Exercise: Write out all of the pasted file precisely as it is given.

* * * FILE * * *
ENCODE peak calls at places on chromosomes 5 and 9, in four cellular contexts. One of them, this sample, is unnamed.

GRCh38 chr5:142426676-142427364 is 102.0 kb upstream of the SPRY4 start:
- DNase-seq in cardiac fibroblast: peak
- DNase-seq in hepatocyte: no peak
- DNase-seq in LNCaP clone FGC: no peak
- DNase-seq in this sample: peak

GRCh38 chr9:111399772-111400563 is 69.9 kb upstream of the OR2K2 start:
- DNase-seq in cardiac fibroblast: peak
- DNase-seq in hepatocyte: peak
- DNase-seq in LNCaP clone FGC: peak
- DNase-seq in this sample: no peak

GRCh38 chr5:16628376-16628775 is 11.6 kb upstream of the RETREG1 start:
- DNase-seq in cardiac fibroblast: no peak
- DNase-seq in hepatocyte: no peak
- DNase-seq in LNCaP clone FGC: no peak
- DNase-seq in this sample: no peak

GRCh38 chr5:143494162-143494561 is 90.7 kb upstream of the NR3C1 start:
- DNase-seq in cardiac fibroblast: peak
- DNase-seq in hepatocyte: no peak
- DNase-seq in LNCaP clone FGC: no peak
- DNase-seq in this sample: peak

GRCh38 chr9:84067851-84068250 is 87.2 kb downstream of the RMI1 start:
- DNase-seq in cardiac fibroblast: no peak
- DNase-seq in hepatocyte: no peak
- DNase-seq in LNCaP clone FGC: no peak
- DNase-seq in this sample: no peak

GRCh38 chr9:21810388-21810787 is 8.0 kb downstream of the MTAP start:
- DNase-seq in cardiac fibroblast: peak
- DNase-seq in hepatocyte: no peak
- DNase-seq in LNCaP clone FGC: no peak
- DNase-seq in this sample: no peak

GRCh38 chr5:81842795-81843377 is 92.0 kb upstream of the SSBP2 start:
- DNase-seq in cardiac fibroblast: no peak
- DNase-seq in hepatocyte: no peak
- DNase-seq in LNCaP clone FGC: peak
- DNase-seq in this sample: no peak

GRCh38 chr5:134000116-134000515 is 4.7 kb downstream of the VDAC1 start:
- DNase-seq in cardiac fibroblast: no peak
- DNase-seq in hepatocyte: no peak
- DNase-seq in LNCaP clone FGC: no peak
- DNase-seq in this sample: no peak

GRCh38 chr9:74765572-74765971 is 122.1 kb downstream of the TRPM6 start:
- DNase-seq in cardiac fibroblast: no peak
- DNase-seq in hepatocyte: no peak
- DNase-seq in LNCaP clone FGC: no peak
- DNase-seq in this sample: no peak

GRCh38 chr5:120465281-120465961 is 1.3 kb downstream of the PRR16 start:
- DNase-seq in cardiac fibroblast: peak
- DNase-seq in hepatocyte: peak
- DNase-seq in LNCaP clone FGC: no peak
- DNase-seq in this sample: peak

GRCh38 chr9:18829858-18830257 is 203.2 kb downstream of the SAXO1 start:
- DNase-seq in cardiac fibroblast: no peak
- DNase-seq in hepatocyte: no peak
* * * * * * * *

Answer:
ENCODE peak calls at places on chromosomes 5 and 9, in four cellular contexts. One of them, this sample, is unnamed.

GRCh38 chr5:142426676-142427364 is 102.0 kb upstream of the SPRY4 start:
- DNase-seq in cardiac fibroblast: peak
- DNase-seq in hepatocyte: no peak
- DNase-seq in LNCaP clone FGC: no peak
- DNase-seq in this sample: peak

GRCh38 chr9:111399772-111400563 is 69.9 kb upstream of the OR2K2 start:
- DNase-seq in cardiac fibroblast: peak
- DNase-seq in hepatocyte: peak
- DNase-seq in LNCaP clone FGC: peak
- DNase-seq in this sample: no peak

GRCh38 chr5:16628376-16628775 is 11.6 kb upstream of the RETREG1 start:
- DNase-seq in cardiac fibroblast: no peak
- DNase-seq in hepatocyte: no peak
- DNase-seq in LNCaP clone FGC: no peak
- DNase-seq in this sample: no peak

GRCh38 chr5:143494162-143494561 is 90.7 kb upstream of the NR3C1 start:
- DNase-seq in cardiac fibroblast: peak
- DNase-seq in hepatocyte: no peak
- DNase-seq in LNCaP clone FGC: no peak
- DNase-seq in this sample: peak

GRCh38 chr9:84067851-84068250 is 87.2 kb downstream of the RMI1 start:
- DNase-seq in cardiac fibroblast: no peak
- DNase-seq in hepatocyte: no peak
- DNase-seq in LNCaP clone FGC: no peak
- DNase-seq in this sample: no peak

GRCh38 chr9:21810388-21810787 is 8.0 kb downstream of the MTAP start:
- DNase-seq in cardiac fibroblast: peak
- DNase-seq in hepatocyte: no peak
- DNase-seq in LNCaP clone FGC: no peak
- DNase-seq in this sample: no peak

GRCh38 chr5:81842795-81843377 is 92.0 kb upstream of the SSBP2 start:
- DNase-seq in cardiac fibroblast: no peak
- DNase-seq in hepatocyte: no peak
- DNase-seq in LNCaP clone FGC: peak
- DNase-seq in this sample: no peak

GRCh38 chr5:134000116-134000515 is 4.7 kb downstream of the VDAC1 start:
- DNase-seq in cardiac fibroblast: no peak
- DNase-seq in hepatocyte: no peak
- DNase-seq in LNCaP clone FGC: no peak
- DNase-seq in this sample: no peak

GRCh38 chr9:74765572-74765971 is 122.1 kb downstream of the TRPM6 start:
- DNase-seq in cardiac fibroblast: no peak
- DNase-seq in hepatocyte: no peak
- DNase-seq in LNCaP clone FGC: no peak
- DNase-seq in this sample: no peak

GRCh38 chr5:120465281-120465961 is 1.3 kb downstream of the PRR16 start:
- DNase-seq in cardiac fibroblast: peak
- DNase-seq in hepatocyte: peak
- DNase-seq in LNCaP clone FGC: no peak
- DNase-seq in this sample: peak

GRCh38 chr9:18829858-18830257 is 203.2 kb downstream of the SAXO1 start:
- DNase-seq in cardiac fibroblast: no peak
- DNase-seq in hepatocyte: no peak